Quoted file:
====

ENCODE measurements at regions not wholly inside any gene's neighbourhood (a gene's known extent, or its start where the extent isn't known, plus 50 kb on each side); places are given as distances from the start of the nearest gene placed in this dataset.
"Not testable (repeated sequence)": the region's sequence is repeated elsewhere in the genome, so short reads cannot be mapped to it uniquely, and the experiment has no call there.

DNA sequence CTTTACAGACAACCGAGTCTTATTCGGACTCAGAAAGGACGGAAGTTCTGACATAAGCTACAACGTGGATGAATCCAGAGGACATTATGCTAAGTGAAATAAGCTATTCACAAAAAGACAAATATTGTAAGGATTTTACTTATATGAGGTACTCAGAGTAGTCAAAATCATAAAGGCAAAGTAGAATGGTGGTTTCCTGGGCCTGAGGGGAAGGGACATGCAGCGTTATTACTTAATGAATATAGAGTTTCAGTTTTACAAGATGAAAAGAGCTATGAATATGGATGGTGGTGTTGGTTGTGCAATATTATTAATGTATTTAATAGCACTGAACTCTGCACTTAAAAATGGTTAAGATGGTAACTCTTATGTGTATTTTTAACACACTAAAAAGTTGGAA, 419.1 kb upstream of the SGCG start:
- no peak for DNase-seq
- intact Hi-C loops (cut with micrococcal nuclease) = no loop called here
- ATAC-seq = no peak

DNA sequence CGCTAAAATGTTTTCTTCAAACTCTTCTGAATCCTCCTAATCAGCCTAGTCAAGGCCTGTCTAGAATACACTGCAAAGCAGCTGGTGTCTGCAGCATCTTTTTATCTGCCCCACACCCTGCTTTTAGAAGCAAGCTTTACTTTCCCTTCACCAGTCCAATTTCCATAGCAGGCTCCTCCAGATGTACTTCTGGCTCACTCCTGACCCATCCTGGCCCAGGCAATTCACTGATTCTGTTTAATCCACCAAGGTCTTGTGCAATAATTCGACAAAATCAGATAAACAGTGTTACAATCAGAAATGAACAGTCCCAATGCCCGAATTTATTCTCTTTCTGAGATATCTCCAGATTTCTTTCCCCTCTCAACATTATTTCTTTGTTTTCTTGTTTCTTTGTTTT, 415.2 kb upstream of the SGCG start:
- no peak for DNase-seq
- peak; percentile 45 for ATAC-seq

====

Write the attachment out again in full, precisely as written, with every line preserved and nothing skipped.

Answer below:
ENCODE measurements at regions not wholly inside any gene's neighbourhood (a gene's known extent, or its start where the extent isn't known, plus 50 kb on each side); places are given as distances from the start of the nearest gene placed in this dataset.
"Not testable (repeated sequence)": the region's sequence is repeated elsewhere in the genome, so short reads cannot be mapped to it uniquely, and the experiment has no call there.

DNA sequence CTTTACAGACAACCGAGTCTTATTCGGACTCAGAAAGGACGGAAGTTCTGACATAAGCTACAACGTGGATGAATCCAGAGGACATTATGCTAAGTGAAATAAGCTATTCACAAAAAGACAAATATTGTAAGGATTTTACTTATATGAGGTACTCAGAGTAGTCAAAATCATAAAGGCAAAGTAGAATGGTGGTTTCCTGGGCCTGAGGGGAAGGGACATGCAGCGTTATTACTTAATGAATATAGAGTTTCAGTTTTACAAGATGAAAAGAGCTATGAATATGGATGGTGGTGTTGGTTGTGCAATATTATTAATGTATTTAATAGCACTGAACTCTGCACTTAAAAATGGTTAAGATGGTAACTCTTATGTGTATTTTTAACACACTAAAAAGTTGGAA, 419.1 kb upstream of the SGCG start:
- no peak for DNase-seq
- intact Hi-C loops (cut with micrococcal nuclease) = no loop called here
- ATAC-seq = no peak

DNA sequence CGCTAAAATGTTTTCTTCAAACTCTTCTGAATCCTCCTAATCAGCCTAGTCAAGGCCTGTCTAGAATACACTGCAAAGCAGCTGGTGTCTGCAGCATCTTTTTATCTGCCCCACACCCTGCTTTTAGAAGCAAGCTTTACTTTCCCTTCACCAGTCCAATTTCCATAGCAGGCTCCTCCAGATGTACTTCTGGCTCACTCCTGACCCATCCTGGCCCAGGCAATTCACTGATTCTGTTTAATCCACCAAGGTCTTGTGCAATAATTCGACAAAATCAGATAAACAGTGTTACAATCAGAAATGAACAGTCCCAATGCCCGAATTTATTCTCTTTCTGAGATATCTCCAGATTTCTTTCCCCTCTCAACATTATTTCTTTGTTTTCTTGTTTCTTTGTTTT, 415.2 kb upstream of the SGCG start:
- no peak for DNase-seq
- peak; percentile 45 for ATAC-seq